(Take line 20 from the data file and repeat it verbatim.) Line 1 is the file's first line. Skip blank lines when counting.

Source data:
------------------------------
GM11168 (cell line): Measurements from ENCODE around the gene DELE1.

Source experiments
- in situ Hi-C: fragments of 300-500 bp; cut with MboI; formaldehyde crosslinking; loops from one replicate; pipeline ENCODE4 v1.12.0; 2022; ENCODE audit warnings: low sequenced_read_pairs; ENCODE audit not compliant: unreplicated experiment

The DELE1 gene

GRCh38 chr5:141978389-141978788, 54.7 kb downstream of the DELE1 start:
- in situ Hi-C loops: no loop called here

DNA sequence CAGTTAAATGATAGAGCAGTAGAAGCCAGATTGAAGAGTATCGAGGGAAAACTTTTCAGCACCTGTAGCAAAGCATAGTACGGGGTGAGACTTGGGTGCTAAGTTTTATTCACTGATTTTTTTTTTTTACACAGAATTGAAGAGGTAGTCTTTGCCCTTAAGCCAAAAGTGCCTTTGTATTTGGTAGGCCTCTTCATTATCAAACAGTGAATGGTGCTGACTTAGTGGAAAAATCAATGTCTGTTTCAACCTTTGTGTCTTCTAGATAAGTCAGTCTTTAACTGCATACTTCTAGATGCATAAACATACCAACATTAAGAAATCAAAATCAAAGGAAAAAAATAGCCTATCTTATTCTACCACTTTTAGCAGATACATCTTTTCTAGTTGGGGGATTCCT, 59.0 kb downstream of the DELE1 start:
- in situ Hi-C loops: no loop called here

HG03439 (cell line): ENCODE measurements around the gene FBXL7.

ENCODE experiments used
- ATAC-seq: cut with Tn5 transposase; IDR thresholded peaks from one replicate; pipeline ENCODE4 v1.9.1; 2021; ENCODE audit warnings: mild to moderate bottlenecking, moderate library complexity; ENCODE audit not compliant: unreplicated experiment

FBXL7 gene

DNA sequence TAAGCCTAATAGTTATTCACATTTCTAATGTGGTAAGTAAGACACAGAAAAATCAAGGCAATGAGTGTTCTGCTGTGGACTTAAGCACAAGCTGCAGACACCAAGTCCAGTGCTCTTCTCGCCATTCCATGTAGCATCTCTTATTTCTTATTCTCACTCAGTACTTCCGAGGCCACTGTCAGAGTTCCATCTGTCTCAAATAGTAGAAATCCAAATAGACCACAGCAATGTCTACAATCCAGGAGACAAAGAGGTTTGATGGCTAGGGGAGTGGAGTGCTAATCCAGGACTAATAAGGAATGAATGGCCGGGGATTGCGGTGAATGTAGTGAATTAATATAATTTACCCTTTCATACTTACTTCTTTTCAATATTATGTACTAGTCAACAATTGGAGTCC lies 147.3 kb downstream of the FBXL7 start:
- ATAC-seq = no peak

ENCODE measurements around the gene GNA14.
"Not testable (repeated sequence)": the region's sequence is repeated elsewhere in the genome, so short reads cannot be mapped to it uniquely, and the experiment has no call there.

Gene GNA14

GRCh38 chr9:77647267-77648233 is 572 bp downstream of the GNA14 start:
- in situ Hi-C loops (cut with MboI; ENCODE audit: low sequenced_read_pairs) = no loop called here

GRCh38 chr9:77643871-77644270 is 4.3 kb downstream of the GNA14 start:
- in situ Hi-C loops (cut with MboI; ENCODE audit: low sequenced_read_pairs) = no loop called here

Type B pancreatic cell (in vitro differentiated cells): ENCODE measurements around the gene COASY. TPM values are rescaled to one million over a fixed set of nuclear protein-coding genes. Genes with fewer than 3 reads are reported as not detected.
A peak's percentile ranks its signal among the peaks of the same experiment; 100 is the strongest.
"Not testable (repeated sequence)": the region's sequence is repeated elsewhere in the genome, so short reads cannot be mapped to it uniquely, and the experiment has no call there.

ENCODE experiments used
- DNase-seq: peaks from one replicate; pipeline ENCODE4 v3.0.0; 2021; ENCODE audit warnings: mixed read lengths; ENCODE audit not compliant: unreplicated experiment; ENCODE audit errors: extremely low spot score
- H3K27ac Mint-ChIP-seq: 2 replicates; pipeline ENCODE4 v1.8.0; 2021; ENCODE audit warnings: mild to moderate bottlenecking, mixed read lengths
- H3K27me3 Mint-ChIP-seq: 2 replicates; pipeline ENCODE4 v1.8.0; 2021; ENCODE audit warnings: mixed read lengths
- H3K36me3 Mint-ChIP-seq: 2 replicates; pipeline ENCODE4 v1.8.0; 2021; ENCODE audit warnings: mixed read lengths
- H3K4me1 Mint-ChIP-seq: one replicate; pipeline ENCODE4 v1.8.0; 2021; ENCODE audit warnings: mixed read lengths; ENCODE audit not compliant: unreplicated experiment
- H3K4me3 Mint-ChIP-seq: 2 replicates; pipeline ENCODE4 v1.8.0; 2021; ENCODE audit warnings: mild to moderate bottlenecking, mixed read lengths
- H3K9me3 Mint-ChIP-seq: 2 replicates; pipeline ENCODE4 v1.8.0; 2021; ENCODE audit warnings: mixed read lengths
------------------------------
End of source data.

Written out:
GRCh38 chr9:77643871-77644270 is 4.3 kb downstream of the GNA14 start: